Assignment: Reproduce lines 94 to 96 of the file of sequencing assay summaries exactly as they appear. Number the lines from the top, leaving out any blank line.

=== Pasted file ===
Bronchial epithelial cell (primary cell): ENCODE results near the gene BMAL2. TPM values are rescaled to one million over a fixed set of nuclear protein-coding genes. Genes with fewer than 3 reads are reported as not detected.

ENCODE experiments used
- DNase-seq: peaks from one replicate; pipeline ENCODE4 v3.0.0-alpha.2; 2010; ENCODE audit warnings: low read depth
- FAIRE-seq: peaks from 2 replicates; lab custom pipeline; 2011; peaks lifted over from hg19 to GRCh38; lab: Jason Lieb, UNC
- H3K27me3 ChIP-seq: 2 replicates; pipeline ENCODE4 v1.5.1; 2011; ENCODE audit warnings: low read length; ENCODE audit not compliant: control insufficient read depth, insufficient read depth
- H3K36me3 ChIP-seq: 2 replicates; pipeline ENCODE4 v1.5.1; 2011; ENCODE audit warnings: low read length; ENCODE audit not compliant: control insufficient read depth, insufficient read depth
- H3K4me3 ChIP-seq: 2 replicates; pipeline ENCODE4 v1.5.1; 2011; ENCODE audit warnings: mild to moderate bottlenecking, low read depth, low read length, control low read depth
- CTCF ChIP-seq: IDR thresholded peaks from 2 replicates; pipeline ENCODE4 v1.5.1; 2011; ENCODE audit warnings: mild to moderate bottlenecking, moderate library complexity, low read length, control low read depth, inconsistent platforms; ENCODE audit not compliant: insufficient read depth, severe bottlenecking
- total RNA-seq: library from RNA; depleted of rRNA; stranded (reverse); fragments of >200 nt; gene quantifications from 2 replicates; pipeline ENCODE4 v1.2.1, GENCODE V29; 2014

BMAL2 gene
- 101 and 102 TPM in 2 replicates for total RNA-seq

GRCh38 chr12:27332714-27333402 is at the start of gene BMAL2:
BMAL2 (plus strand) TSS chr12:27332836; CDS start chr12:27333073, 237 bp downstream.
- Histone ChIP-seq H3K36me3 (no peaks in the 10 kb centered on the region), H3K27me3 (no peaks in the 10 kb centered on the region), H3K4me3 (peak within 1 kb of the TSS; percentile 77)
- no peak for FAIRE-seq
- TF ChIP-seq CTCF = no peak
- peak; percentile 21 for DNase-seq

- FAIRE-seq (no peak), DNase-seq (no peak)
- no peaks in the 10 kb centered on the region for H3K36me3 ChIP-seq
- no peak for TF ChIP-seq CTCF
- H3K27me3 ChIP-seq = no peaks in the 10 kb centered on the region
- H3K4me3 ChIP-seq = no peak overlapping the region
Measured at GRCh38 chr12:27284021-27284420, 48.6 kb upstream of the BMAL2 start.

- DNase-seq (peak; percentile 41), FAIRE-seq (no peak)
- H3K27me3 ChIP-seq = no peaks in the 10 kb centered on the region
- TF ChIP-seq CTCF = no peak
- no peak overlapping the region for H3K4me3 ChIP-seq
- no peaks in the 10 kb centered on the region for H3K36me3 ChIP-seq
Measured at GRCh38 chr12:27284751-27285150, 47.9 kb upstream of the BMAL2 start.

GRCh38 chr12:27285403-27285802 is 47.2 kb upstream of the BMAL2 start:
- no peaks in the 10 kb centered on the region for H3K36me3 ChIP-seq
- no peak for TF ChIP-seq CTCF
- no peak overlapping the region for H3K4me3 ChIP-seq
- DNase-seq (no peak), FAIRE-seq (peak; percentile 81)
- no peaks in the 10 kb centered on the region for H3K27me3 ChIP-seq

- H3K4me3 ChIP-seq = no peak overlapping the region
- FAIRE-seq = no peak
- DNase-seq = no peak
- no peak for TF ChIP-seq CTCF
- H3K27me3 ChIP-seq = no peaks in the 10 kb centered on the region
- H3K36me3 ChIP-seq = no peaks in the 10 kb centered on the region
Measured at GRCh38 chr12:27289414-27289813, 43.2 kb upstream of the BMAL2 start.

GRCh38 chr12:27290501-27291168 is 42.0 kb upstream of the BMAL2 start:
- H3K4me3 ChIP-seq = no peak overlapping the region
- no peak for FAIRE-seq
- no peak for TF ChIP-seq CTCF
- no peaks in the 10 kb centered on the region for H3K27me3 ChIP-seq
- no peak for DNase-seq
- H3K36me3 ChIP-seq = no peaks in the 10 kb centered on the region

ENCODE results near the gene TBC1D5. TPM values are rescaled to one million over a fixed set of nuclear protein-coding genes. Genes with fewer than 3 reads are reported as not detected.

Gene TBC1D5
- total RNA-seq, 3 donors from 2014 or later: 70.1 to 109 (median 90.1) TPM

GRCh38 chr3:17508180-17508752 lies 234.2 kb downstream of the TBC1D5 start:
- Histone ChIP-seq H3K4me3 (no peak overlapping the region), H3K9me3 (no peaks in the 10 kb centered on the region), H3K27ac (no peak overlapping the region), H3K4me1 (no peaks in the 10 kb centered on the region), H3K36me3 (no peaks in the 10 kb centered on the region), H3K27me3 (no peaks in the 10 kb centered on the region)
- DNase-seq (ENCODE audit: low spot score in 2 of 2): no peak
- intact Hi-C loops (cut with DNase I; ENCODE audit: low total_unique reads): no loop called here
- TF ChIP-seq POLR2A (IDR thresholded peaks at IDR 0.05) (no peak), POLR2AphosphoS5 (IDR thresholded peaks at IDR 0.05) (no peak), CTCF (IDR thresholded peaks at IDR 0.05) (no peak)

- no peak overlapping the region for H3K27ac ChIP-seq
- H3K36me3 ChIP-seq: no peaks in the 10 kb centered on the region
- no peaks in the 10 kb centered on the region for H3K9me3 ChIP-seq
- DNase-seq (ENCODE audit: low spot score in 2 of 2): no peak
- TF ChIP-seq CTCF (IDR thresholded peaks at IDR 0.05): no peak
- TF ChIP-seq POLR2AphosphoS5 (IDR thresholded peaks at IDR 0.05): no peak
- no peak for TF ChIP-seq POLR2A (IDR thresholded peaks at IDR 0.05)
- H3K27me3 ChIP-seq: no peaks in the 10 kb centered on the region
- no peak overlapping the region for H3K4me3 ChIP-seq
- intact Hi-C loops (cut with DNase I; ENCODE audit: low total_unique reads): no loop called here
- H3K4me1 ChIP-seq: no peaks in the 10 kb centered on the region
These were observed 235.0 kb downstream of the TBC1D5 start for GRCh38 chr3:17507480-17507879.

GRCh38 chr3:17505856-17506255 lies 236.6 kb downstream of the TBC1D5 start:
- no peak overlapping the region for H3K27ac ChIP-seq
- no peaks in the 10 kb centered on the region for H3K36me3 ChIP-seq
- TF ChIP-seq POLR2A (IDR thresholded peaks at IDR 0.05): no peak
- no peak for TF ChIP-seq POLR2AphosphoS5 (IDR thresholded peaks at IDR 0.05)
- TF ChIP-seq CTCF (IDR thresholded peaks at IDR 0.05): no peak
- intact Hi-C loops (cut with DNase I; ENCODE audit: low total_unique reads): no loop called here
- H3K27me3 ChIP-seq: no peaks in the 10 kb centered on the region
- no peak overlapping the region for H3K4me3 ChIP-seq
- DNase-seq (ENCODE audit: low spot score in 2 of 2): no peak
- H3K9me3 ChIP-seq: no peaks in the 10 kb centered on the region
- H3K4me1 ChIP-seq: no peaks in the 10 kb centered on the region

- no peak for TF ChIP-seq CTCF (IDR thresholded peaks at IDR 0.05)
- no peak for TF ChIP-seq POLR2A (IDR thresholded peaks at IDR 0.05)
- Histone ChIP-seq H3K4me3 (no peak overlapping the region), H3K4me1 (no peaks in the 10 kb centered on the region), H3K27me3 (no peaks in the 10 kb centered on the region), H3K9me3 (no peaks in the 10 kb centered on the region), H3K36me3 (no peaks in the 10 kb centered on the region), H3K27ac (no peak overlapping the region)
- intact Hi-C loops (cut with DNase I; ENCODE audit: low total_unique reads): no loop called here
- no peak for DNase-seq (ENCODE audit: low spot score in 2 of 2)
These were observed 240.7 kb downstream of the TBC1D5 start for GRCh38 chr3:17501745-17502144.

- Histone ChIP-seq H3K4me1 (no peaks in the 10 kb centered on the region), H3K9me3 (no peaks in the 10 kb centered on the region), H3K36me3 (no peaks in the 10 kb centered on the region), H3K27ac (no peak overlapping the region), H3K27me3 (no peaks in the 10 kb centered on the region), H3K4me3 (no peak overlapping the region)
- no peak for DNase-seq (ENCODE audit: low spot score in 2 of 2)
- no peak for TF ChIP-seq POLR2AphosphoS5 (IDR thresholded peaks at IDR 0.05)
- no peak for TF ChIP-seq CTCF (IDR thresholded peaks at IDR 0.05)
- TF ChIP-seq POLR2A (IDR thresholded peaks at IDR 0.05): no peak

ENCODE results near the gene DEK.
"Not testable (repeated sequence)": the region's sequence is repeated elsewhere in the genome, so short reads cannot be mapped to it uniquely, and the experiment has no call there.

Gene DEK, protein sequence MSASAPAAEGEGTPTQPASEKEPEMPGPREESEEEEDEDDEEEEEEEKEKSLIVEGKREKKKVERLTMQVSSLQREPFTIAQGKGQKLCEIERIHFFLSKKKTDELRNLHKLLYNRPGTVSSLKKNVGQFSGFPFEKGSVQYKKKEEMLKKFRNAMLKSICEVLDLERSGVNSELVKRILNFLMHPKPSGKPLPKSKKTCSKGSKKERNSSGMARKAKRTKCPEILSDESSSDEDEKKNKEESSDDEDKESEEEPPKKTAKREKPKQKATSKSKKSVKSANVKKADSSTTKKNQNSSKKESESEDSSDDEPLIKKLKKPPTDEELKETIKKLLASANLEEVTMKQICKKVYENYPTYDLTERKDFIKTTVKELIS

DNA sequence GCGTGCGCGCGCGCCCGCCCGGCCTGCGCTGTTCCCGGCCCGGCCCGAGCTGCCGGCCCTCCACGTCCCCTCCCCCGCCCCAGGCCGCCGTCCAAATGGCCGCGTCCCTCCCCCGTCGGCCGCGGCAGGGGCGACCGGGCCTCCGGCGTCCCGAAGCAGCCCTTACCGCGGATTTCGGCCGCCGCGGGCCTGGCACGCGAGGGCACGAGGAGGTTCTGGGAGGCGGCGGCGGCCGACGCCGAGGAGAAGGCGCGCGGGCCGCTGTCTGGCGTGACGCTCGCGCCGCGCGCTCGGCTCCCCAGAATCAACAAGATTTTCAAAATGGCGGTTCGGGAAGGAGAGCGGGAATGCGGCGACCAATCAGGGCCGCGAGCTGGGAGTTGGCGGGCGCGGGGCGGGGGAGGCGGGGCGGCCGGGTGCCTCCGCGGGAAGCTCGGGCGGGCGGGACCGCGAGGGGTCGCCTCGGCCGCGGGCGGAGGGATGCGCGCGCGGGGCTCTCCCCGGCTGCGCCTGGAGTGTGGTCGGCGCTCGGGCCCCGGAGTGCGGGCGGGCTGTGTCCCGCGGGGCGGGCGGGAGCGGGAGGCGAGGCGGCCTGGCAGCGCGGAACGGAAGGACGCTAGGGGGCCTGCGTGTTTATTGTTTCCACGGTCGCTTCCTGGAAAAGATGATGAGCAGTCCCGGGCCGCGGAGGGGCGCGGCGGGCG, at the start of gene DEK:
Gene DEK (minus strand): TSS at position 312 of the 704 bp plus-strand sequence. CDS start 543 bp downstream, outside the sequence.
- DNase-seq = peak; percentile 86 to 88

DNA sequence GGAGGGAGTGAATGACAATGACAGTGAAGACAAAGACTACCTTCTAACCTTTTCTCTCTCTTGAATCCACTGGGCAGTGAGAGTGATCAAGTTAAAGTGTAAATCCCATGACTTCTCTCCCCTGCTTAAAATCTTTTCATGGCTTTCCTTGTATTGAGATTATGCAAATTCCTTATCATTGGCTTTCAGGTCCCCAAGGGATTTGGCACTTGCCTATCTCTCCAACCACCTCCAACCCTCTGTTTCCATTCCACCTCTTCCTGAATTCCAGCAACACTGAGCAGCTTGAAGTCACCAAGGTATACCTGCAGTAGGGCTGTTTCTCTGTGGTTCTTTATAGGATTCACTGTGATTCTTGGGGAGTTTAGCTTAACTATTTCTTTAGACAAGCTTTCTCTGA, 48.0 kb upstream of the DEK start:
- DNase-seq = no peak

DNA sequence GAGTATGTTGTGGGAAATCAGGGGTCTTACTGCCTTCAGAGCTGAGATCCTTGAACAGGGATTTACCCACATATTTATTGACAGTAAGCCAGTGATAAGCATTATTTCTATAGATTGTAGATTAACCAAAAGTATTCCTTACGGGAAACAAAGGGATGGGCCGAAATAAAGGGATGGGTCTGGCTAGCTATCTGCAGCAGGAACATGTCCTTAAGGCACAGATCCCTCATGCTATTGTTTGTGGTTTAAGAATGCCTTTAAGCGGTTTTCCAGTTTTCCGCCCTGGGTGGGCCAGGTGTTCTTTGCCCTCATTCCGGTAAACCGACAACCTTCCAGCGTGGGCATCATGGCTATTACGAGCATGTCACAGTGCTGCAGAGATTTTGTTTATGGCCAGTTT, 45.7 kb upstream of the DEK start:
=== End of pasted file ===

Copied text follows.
"Not testable (repeated sequence)": the region's sequence is repeated elsewhere in the genome, so short reads cannot be mapped to it uniquely, and the experiment has no call there.

Gene DEK, protein sequence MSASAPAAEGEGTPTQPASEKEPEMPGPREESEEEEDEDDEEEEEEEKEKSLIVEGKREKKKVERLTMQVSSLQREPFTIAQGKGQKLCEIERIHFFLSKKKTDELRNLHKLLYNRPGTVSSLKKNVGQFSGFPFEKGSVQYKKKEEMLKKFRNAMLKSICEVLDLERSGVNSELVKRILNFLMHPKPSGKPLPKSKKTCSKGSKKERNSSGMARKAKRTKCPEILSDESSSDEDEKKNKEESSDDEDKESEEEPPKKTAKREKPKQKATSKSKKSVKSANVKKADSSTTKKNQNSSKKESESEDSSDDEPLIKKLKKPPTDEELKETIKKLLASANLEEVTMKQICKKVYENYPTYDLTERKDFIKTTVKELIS

DNA sequence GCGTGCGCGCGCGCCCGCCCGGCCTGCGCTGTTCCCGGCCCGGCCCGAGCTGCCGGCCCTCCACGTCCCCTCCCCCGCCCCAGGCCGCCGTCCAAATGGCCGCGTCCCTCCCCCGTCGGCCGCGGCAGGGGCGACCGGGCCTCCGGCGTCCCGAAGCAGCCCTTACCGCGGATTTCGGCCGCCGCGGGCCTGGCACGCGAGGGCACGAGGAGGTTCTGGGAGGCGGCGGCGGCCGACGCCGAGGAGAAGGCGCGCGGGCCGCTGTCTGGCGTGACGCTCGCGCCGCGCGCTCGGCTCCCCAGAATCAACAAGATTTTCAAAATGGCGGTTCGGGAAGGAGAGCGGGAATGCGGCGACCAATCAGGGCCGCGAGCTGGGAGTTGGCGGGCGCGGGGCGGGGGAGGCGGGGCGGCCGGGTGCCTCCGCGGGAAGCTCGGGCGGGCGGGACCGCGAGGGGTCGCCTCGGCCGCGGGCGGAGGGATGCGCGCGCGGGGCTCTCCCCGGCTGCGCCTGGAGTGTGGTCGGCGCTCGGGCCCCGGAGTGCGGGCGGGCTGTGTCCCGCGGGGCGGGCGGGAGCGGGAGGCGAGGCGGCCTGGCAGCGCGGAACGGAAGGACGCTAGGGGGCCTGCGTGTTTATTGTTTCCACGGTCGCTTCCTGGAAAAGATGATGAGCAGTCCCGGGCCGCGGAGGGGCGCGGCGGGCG, at the start of gene DEK: